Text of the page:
Rio has passed the Olympic baton to 2020 hosts Tokyo in a colourful closing spectacular that capped off a record-breaking Games for Britain.
Dozens of Team GB’s victorious athletes are set to return as heroes, bringing with them the biggest medal haul for the nation in more than a century.
The historic accomplishment that saw Britain come behind only to the United States has triggered a clamour for the victors to be awarded with knighthoods, damehoods and honours.
After a competition where negative headlines were never far away attention now turns to the Paralympic Games, due to begin next month against a backdrop of controversy.
Yet there are hopes that setbacks over funding will not detract from the heroics guaranteed by the competitors.
Arriving in Brazil to political crisis, economic strife and fears over Zika virus, Team GB smashed the target of 48 medals to make Rio 2016 its best “away” Games.
The glorious team ended up with 67 – two more than London’s remarkable haul four years ago.
The success of athletes including Mo Farah, Nicola Adams, Jason Kenny and Laura Trott spurred the nation on to a winning streak throughout the Games.
Team GB have collected 27 gold, 23 silver and 17 bronze medals, finishing above mighty China in the medals table.
Boxer Joe Joyce missed out on gold in the men’s super heavyweight final on Sunday, taking second place on the podium.
Hockey gold medallist Kate Richardson-Walsh was named as Great Britain’s flag bearer for the closing ceremony.
Richardson-Walsh and wife Helen became the first same-sex married couple to win an Olympic gold in the same final in the historic victory over the Netherlands.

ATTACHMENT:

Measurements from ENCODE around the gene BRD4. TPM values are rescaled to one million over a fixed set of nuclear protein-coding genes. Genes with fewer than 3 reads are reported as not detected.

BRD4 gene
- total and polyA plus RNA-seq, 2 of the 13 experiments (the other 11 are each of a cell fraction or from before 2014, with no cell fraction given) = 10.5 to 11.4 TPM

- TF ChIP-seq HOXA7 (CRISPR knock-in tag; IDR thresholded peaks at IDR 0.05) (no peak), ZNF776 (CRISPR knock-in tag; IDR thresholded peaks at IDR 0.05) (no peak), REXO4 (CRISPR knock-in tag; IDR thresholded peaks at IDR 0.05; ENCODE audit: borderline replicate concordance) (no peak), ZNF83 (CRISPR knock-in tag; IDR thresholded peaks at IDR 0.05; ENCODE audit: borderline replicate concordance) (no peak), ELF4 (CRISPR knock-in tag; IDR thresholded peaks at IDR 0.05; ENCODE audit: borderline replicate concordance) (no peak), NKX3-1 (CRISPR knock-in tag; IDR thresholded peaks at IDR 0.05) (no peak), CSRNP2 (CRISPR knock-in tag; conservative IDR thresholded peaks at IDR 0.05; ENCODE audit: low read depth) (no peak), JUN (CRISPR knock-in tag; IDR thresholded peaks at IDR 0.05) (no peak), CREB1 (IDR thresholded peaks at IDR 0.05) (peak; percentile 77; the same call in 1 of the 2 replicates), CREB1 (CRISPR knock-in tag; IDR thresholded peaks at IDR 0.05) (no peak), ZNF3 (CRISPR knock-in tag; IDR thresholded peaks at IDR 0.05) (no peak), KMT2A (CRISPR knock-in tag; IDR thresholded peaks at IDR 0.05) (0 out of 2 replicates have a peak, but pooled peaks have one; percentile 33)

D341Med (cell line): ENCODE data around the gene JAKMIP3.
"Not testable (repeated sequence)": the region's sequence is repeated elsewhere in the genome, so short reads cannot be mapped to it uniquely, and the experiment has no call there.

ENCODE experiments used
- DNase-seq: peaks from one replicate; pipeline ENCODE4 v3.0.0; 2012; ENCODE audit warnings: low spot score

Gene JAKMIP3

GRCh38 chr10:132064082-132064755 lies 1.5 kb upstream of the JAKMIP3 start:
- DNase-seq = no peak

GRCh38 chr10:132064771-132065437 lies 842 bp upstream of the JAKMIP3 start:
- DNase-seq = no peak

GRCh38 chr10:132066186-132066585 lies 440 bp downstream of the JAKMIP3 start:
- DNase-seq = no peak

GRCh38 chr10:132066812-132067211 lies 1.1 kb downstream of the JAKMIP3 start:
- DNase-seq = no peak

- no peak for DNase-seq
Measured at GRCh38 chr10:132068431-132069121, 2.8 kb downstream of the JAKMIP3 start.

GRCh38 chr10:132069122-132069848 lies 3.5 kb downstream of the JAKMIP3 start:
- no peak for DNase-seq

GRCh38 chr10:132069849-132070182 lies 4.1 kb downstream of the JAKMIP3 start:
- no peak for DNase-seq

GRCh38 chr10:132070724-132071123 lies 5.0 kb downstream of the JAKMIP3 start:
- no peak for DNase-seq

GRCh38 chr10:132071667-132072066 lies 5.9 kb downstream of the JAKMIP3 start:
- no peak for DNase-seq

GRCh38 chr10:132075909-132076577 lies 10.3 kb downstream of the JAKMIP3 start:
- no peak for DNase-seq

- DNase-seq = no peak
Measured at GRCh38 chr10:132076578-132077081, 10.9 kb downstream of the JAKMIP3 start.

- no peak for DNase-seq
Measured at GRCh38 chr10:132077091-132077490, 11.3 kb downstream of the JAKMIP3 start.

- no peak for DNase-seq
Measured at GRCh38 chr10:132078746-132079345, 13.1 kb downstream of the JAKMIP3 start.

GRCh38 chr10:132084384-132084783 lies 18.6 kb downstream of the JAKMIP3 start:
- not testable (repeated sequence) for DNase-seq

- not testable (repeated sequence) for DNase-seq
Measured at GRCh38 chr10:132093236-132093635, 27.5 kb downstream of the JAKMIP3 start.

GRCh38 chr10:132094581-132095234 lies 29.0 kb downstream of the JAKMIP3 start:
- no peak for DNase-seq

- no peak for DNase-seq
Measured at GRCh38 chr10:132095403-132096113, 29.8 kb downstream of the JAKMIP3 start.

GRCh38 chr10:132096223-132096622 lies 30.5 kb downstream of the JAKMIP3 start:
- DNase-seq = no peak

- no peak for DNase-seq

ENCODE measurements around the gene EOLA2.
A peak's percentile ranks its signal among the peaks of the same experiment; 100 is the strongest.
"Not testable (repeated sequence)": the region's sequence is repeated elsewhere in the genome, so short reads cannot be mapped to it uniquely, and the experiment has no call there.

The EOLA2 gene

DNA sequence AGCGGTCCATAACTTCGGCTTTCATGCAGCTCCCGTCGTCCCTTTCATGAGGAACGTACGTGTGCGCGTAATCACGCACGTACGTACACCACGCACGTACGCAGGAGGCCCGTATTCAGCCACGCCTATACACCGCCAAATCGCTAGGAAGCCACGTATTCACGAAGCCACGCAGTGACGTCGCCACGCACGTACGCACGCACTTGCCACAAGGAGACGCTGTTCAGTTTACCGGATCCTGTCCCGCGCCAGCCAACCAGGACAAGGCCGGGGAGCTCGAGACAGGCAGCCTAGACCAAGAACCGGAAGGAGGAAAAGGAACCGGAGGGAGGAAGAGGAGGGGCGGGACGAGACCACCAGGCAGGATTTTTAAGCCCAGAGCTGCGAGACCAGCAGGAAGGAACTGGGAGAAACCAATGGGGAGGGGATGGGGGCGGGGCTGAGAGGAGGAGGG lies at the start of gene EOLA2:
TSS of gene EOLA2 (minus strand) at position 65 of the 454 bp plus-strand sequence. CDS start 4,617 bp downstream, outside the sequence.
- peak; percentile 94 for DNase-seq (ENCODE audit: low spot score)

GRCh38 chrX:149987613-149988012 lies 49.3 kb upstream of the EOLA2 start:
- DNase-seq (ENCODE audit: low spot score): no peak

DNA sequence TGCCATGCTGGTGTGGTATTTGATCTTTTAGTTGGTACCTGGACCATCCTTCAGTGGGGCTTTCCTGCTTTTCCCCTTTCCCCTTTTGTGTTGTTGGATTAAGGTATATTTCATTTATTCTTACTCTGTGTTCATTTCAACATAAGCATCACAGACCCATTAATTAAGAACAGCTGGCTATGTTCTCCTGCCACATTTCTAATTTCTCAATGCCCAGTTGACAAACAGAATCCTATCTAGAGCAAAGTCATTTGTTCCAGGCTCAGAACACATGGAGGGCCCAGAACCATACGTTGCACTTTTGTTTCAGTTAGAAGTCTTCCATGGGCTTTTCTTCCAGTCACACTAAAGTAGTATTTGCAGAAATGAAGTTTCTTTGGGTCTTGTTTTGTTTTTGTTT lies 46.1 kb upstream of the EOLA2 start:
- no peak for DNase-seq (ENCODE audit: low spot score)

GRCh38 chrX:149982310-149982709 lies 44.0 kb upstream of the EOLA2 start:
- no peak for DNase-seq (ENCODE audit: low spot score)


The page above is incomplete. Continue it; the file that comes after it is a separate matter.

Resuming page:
On a spectacular penultimate night, Mo Farah scooped the “double double” of gold in the 5,000 and 10,000 metres in both London and Rio.
Farah – who celebrated his win with his trademark Mobot – said the accomplishment was “every athlete’s dream” as he dedicated each of the four medals to his children.
The athletes have been widely hailed for their outstanding performance and the Prime Minister pledged to continue supporting British sport.
Theresa May, who said she had been watching the Games when she could, paid tribute to the “determination, dignity and true sportsmanship” of Team GB.
She said: “They haven’t just made history; by showing just how far talent and hard work can take you, they have inspired the next generation. They have also shown the importance of supporting elite sport, and that is something this Government remains wholly committed to.”
Bill Sweeney, chief executive of the British Olympic Association said the success was down to two decades of hard work and investment in British sport.
“It has been a brilliant Games but this is not an overnight success,” he said.
“Thanks to the contribution of the National Lottery players via UK Sport and their investment, this is 20 years in the making and we’ve now enjoyed five successive Games of medal growth. No one has come close to that and it’s an unbelievable achievement.”
Team GB’s chef de mission Mark England described the accomplishment as “quite simply one of the finest British sporting achievements to date”.
He said: “To follow on from London 2012 and the home comforts that came with hosting a Games and out-perform ourselves here is a piece of history that the nation can be hugely proud of.”
The team entered the Maracana for Sunday night’s closing ceremony riding high on their success, the occasion infused with a relaxed party atmosphere that showed on the faces of the delighted stars.
Those members of the successful squad who had remained in Rio beamed as they waved to the crowds – with bronze-winning gymnast Nile Wilson perched on a team-mate’s shoulders for a better view.
As would be expected of the Japanese delegation their acceptance of the Olympic flag was a typically high-tech affair, with mesmerising augmented reality visuals transporting the crowd to 2020.
In a nod to one of the nation’s best-loved exports – games giant Nintendo – Prime Minister Shinzo Abe was “helped’ to the games by Super Mario before appearing in the stadium out of a giant green pipe.